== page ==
OSLO, Norway – International and domestic prosecutions and the issue of international jurisdiction are among the key areas to be discussed at INTERPOL’s Fourth International Expert Meeting on genocide, war crimes and crimes against humanity which opened in Oslo today.
Bringing together over 200 law enforcement and judicial experts from 36 countries and representatives from a dozen international organizations, the three-day meeting opened on the theme of peace versus justice.
Addressing the delegates, Norway’s National Police Commissioner, Ms. Ingelin Killengreen, said that the complexity and seriousness of the crimes on the conference’s agenda represented challenges to the entire world of law enforcement and segments of the criminal justice chain.
“A number of challenges have been increased by a globalised society where mobility is enhanced and where the crimes committed in conflicts anywhere in the world will become our common responsibility,” the Police Commissioner said.
With an increasing number of countries establishing specialized units to investigate genocide, war crimes and crimes against humanity, the conference is part of INTERPOL’s ongoing support in developing global expertise and follows the first ever International Training Course for Investigators concerning War Crimes, Crimes against Humanity and Genocide held at INTERPOL’s General Secretariat headquarters in Lyon earlier this year.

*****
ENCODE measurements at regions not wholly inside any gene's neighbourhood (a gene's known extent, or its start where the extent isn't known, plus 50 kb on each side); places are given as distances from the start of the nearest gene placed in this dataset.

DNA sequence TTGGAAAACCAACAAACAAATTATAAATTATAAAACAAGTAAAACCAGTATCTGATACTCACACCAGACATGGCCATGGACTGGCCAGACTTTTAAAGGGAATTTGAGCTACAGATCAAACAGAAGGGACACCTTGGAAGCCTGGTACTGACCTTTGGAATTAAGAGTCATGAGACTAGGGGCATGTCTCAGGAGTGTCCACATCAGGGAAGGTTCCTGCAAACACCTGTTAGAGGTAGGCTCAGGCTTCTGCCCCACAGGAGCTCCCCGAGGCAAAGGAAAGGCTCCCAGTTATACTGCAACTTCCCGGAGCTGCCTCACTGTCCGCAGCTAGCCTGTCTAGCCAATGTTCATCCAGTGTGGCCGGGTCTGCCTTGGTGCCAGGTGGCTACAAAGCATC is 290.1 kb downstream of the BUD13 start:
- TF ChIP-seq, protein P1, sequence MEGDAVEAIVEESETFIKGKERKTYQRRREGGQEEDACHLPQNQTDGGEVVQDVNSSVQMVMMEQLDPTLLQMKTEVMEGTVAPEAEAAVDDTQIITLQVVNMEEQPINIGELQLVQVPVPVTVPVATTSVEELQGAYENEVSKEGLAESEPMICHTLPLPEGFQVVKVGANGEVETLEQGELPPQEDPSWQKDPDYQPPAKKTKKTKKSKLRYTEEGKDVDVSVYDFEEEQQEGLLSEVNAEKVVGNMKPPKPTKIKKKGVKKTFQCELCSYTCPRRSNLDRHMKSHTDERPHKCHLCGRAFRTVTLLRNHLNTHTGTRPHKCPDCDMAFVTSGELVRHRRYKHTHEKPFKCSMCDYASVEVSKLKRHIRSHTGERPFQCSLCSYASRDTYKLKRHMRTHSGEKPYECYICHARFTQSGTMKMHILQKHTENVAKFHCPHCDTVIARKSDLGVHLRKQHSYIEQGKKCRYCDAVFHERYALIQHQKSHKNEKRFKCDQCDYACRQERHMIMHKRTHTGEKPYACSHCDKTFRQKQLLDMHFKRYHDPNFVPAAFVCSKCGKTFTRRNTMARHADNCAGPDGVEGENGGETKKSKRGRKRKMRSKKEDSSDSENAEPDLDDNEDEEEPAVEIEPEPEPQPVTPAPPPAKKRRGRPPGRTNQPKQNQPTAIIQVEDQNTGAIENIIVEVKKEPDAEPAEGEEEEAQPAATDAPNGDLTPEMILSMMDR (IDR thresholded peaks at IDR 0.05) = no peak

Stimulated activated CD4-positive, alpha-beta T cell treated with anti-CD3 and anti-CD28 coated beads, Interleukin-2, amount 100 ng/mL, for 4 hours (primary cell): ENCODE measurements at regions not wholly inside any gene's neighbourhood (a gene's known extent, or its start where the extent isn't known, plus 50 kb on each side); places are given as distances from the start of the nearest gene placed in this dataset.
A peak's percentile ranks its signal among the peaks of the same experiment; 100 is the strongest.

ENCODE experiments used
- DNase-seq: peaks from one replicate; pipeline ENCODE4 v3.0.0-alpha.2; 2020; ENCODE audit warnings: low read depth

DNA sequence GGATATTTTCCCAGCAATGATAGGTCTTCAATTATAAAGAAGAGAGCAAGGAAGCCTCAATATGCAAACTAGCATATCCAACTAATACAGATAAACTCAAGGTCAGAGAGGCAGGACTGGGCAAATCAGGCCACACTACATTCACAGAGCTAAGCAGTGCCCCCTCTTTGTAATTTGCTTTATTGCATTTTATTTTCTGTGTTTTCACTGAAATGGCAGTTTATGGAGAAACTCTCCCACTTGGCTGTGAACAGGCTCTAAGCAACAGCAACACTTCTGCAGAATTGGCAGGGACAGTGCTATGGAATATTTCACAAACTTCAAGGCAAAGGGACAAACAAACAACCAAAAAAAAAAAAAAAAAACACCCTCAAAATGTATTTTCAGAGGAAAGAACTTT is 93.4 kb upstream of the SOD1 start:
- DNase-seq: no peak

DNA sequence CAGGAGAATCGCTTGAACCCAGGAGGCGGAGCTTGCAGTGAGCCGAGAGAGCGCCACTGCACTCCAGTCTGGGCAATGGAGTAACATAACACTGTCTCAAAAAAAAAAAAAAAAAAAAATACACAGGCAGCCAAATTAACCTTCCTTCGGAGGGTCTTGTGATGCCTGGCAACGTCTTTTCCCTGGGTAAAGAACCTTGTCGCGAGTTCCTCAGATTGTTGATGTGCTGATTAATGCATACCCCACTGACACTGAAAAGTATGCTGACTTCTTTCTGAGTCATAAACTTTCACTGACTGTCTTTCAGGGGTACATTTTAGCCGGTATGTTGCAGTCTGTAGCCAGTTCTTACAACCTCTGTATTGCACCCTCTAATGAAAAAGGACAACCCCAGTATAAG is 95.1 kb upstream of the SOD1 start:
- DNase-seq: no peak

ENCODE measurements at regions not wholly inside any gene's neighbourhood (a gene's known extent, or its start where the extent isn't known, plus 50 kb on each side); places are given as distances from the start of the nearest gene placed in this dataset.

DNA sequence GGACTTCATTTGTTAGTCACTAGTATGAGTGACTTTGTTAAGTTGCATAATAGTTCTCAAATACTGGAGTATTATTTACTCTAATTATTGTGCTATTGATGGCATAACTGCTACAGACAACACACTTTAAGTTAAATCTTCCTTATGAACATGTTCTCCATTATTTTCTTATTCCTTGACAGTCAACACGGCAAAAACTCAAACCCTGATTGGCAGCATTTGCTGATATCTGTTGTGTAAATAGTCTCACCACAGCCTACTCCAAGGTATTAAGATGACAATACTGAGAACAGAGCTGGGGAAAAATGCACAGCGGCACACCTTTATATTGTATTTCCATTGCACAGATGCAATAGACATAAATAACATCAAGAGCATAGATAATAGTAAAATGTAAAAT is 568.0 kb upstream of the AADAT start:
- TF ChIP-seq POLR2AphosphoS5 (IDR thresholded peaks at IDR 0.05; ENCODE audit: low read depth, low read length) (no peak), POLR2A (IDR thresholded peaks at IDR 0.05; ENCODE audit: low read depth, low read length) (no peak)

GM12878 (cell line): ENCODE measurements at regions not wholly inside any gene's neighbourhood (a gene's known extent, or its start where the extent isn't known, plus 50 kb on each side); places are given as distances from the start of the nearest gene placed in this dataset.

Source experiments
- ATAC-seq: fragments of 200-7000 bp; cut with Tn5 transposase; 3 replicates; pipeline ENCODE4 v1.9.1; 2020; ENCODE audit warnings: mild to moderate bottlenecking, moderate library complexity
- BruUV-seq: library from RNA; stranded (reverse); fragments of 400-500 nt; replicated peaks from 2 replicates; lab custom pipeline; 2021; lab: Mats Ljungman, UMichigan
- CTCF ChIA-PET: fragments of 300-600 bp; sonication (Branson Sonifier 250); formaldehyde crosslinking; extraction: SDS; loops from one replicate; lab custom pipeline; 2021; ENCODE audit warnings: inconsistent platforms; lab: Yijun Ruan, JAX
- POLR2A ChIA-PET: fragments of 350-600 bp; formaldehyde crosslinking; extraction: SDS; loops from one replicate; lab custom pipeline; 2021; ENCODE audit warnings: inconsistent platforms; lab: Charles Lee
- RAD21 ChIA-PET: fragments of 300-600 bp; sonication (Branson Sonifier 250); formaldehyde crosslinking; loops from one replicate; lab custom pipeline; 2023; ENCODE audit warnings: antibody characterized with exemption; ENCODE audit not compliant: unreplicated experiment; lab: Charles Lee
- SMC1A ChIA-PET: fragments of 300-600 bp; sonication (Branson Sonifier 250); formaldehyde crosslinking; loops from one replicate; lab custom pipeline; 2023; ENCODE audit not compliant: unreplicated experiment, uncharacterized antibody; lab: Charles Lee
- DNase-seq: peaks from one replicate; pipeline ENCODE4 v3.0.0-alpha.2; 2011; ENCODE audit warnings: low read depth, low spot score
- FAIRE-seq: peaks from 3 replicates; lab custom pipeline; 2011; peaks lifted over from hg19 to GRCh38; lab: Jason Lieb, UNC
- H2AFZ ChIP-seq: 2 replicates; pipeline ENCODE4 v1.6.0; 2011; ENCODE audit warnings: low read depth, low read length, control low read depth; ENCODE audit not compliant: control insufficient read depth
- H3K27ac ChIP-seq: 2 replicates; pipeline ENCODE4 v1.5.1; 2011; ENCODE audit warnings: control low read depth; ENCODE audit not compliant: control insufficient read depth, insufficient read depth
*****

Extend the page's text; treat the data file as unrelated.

Opening the conference, INTERPOL’s Executive Director of Police Services, Jean-Michel Louboutin, said that as the world’s largest police organization, INTERPOL was ideally placed to assist each of its 187 member countries develop war crimes investigation expertise.
“Investigations into war crimes are extremely complex and while we have seen significant achievements, there still remains much to be done,” said Mr Louboutin.
“Bringing together international experts to share their knowledge is part of INTERPOL’s ongoing commitment in this area to support the efforts of our member countries to protect their citizens through the location and arrest of suspected war criminals so that they are brought to justice to account for their alleged actions.”
One way in which INTERPOL assists investigations is through the publication of Red Notices, or international wanted persons notices, with nearly 800 notices currently issued for genocide, war crimes and/or crimes against humanity.
INTERPOL’s Fugitive Investigative Support unit’s close co-operation with the International Criminal Court, the Special Court for Sierra Leone, the International Criminal Tribunals for the former Yugoslavia (ICTY) and Rwanda (ICTR) and other international organizations has led to a number of arrests worldwide. To date, 11 Rwandan suspects who were the object of an INTERPOL wanted persons Red Notice requested by either the ICTR or INTERPOL’s National Central Bureau in Kigali have been arrested, with three of the suspects transferred to Arusha, Tanzania, to face trial at the ICTR.